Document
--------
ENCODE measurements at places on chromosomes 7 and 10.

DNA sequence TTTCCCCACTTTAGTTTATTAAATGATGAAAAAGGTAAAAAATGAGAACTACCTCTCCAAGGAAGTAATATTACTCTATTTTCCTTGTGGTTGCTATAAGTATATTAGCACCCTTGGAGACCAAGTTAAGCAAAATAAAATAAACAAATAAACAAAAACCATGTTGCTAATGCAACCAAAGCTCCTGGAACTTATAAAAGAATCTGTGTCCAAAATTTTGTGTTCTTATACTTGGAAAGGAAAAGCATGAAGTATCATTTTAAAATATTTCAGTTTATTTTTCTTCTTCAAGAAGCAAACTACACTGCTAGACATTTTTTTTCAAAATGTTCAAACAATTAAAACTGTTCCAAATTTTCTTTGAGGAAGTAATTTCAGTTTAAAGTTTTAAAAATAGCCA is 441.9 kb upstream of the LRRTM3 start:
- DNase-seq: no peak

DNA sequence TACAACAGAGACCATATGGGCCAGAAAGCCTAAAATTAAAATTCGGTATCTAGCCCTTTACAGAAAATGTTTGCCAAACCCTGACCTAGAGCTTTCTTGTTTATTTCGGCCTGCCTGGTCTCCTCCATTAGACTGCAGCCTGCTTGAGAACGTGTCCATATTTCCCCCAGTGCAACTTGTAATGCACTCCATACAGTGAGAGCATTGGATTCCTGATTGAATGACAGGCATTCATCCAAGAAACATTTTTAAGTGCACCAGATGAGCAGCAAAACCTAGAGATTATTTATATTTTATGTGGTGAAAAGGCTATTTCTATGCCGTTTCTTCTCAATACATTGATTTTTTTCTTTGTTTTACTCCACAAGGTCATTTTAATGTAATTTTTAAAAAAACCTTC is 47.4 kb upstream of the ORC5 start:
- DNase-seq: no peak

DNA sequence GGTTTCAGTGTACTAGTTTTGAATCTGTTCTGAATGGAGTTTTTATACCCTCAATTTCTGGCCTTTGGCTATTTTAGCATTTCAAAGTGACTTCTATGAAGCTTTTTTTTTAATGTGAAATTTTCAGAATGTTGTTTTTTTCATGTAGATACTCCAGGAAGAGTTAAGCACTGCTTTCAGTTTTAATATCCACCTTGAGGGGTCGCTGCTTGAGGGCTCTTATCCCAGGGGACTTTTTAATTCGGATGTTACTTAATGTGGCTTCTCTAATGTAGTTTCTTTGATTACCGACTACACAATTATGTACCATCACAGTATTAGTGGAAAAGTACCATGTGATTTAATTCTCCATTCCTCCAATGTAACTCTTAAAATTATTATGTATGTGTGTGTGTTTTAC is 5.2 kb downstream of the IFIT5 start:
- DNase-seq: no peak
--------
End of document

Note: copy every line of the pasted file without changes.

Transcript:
ENCODE measurements at places on chromosomes 7 and 10.

DNA sequence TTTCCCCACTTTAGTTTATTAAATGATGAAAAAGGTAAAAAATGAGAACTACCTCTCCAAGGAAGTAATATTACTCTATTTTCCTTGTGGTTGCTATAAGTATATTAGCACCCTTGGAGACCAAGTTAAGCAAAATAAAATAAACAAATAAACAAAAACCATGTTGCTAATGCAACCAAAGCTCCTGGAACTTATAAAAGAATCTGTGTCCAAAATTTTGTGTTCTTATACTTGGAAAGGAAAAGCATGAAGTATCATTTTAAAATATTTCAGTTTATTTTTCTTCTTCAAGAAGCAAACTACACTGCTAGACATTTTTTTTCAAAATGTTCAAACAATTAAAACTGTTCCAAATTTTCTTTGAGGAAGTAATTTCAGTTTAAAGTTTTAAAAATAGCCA is 441.9 kb upstream of the LRRTM3 start:
- DNase-seq: no peak

DNA sequence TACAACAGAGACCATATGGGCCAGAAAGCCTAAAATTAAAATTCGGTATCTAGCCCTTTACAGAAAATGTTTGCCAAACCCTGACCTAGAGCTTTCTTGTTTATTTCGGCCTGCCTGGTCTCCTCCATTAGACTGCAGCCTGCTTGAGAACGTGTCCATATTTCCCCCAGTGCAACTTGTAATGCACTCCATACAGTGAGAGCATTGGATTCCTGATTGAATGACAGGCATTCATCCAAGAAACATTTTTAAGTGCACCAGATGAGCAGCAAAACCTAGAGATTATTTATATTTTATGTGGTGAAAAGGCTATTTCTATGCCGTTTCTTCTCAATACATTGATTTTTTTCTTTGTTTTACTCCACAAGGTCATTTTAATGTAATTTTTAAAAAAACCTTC is 47.4 kb upstream of the ORC5 start:
- DNase-seq: no peak

DNA sequence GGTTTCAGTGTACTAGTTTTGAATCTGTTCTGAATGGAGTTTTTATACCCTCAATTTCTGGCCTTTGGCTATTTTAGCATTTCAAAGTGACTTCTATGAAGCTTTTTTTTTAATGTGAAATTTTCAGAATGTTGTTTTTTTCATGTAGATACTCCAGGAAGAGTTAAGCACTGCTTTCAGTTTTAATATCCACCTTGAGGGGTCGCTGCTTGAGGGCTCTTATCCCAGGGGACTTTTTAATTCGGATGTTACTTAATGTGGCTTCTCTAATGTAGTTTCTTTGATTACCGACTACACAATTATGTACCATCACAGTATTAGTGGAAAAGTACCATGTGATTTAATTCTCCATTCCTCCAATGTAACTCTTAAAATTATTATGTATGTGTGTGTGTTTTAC is 5.2 kb downstream of the IFIT5 start:
- DNase-seq: no peak